Friday, August 16, 2013

SSH tricks

From Commands I Always Forget...

>SSH tricks

ssh is one of the best nerd tools around!  I use it for connecting to my home when on the road and as a poor mans vpn to my home for web browsing:

ssh -DN 8080 user@host -p xxxxx
The -D dynamically links the local port 8080 (this is on my laptop) through ssh to the host (my home server).  The I configure my browser to use a SOCKS proxy on 8080 and BLAM, I'm on my local network surfing the internet or any other web based service I have at my home (XBMC, DD-WRT, development web pages, etc)
The -N means don't bother giving me an interactive shell, meaning, the terminal prompt on my laptop can't use the ssh connection through the terminal (ie, although I have an ssh connection open I can't do normal ssh stuff through this window) which is nice because it keeps the tunnel from closing because of a time-out.

This also works for connecting any to any TCP port within the network of the host (home) so if I want to use VNC I can
ssh user@host -NL 5900:additional_host:5900
The -L is for linking a single port, this passes traffic from my laptop port 5900 through "host" into "additional_host" port 5900 allowing my laptop to VNC to localhost 5900 (screen 0) and see the remote system behind the network accessible via "host".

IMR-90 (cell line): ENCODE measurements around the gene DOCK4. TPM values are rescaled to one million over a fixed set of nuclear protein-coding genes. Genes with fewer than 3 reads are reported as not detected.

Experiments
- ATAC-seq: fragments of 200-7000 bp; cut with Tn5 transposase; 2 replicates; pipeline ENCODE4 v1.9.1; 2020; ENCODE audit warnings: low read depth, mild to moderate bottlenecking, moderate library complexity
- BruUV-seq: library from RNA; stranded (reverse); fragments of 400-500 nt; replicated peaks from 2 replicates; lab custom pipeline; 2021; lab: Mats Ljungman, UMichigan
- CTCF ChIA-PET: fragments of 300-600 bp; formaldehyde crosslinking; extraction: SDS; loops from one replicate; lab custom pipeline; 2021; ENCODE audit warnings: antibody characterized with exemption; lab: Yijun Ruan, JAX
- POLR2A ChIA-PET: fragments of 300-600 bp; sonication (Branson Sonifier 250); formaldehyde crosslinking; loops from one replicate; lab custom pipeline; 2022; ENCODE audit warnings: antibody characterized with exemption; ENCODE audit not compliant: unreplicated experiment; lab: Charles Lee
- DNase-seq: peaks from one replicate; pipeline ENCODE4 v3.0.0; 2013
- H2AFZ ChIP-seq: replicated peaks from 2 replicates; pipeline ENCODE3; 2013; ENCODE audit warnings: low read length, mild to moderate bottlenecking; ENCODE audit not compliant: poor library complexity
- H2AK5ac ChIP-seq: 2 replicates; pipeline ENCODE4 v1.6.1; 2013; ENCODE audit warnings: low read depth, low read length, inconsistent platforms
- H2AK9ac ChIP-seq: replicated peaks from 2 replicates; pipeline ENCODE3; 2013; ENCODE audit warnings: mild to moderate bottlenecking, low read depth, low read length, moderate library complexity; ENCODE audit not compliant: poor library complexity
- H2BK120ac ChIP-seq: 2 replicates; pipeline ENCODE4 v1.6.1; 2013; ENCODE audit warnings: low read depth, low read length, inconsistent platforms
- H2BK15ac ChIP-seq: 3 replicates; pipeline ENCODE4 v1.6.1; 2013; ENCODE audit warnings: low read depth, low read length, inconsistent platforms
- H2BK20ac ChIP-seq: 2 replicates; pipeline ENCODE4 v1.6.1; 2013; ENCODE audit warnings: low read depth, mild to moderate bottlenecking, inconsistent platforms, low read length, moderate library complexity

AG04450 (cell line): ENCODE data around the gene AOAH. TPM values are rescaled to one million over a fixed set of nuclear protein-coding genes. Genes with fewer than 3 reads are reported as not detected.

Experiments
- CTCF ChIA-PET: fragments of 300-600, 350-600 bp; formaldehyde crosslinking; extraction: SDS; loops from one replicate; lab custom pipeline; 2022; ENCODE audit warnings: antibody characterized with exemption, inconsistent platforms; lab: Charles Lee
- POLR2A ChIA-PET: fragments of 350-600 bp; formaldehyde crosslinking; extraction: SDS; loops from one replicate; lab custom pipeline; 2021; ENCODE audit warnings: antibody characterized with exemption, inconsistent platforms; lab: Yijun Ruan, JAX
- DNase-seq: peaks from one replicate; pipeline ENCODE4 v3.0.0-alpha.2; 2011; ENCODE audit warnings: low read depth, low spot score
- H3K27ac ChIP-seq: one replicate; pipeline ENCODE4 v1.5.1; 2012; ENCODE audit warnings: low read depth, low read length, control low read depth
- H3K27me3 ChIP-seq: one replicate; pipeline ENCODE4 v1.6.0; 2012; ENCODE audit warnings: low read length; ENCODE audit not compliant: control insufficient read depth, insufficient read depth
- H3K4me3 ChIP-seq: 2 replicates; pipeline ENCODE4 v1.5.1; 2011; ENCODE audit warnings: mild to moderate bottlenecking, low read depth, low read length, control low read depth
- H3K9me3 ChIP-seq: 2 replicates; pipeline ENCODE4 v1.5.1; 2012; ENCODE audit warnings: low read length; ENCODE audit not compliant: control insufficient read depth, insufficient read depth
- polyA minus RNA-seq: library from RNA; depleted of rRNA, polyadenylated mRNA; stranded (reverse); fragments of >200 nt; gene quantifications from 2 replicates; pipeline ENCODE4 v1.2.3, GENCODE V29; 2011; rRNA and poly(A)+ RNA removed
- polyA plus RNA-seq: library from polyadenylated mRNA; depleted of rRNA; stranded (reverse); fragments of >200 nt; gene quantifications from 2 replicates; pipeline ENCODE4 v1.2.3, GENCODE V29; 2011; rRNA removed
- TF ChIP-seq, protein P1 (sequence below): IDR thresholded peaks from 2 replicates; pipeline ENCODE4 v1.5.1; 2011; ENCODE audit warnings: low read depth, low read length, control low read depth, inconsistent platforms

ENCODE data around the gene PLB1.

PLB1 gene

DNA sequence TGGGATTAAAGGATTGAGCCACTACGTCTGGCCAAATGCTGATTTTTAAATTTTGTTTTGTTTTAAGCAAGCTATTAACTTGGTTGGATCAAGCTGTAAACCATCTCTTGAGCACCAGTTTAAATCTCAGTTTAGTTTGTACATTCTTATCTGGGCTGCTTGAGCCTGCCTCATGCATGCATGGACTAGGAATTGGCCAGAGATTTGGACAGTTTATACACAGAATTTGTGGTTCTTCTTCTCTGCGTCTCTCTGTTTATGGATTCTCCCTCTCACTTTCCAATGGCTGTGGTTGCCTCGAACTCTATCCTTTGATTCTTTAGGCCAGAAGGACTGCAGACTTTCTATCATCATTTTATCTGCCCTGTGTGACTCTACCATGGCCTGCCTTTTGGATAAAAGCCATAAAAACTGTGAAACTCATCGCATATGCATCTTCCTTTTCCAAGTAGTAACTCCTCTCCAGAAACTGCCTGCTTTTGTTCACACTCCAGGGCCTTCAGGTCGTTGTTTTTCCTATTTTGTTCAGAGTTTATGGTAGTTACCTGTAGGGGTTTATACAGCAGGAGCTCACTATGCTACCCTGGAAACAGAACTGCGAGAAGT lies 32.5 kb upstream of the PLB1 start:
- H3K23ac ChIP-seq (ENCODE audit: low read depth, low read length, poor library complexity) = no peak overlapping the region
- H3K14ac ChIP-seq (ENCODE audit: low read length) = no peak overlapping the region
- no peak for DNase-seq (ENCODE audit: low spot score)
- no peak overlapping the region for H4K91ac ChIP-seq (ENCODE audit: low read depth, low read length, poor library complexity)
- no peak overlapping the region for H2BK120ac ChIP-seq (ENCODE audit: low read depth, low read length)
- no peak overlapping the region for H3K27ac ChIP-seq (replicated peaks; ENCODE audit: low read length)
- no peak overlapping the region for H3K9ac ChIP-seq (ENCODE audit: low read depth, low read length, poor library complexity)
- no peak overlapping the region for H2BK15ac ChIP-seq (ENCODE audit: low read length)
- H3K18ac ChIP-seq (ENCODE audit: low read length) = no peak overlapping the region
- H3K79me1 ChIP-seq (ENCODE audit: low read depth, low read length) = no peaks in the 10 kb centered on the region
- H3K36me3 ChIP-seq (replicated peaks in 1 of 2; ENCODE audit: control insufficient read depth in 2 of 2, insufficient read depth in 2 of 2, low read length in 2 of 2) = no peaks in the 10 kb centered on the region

Another common use is to remotely connect and use screen for continued administration/development

ssh -t user@host -p xxxxx screen -dR Ivan
This tells ssh to make a connection to the host system (home) as "user" (me) on port xxxxxx and launch screen connecting to or creating a session called Ivan.  The -t forces the creation of a "terminal" which means, if you do not have -t having ssh launch some applications fail.  Lots of awesome tricks with ssh, I'll put more in the future.
If you are in need of sending command substitution variables to get the remote system to add the current time to the name of a file that you are creating so need to put an escape character  before the $ or you will get the command substitution of the local system.  [ex: ssh root@ "zip -r /path/to/dir/\$(date +%F-%H_%M)-\$(hostname | grep -i something | awk '{print \$2;}') /path/to/things/to/zip"] [hint: notice the \ in front of all the $'s]

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